So, how often should you do contrast training? Ultimately, it depends on your fitness level and personal goals but incorporating one or two contrast training sets once or twice a week into your usual programme is a good place to start, suggests Tyler. “Once you become more familiar with it, you could use it three times a week alongside your sessions.”

She emphasises the importance of at least one rest day in your weekly routine, plus a couple of active recovery days where your focus is on steady-state cardio and mobility work.


The PTs agree that this training style isn’t one for complete newbies. “You don’t have to be super advanced but you should have experience of strength training and mobility work as this method is all about optimising existing strength and power,” says Hodson.

“Newbie lifters should make it an absolute priority to build a solid foundation of strength using heavy compound lifts prior to embarking on an intense form of hybrid training such as contrast training,” adds Schlee.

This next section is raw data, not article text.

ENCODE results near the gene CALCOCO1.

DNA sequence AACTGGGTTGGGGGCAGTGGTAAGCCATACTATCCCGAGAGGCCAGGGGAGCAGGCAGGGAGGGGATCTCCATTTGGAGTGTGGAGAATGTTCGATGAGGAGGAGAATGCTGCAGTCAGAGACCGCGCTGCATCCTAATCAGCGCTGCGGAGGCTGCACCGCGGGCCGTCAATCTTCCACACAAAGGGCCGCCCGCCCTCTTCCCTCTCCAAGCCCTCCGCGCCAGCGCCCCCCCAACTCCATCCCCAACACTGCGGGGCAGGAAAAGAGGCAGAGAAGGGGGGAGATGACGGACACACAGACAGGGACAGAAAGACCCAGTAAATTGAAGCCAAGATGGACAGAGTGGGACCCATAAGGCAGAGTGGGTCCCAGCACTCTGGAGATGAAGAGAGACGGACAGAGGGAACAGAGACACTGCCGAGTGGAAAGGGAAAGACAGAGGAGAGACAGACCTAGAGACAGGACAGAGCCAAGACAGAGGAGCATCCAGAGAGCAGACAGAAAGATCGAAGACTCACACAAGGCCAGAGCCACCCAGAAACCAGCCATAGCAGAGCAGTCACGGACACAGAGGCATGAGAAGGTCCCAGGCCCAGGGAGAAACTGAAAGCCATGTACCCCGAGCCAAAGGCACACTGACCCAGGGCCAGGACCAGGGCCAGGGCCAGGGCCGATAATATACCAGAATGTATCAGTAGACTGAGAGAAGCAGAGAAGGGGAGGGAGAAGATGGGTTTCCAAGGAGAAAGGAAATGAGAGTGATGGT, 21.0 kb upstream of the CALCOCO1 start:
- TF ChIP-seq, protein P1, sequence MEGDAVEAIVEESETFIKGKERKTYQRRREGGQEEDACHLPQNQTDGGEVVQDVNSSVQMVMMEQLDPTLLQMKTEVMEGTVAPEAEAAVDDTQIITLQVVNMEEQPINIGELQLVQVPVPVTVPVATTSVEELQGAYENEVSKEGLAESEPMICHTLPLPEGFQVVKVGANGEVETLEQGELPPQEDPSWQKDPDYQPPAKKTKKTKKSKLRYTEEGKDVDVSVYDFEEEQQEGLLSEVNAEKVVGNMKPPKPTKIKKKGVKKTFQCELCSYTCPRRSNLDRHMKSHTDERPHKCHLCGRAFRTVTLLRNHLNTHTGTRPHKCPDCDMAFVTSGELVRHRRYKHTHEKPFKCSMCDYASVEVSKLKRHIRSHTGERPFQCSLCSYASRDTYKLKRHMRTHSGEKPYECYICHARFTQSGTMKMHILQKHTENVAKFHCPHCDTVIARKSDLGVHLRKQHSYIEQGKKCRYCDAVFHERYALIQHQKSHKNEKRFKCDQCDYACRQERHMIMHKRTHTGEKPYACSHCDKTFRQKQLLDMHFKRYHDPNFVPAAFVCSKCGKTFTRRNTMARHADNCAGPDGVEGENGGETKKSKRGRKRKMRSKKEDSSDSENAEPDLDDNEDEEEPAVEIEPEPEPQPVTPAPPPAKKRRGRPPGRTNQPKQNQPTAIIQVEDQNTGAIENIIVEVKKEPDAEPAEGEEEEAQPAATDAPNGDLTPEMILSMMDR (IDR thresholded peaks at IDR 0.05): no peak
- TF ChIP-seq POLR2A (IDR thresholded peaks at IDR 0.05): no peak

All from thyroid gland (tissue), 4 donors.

So, if you are relatively new to the gym and you like the sound of contrast training, Robinson suggests working with a fitness professional to help you get started safely and effectively. Ultimately, proper form is key to avoiding injury and seeing progress.

“If you have any injuries or you suffer with back or joint issues, do seek medical advice before embarking on an intense training method like this,” says Schlee. 


  • Barbell squats and box jumps (you can do regular jump squats if you don’t have access to a box)
  • Front squats and shuttle sprints
  • Chest press and slam ball throws
  • Lunges and jumping lunges
  • Chest press and plyometric push ups
  • Deadlifts and long jumps
  • Deadlifts and kettlebell swings

Sign up for workouts, nutritious recipes and expert tips, plus our Strong Women magazine with expert advice on building strength & resilience sent to your inbox.

By entering my email I agree to Stylist’s Privacy Policy

For more training tips, visit the Strong Women Training Club.

Images: Getty

Share this article

Priyankaa Joshi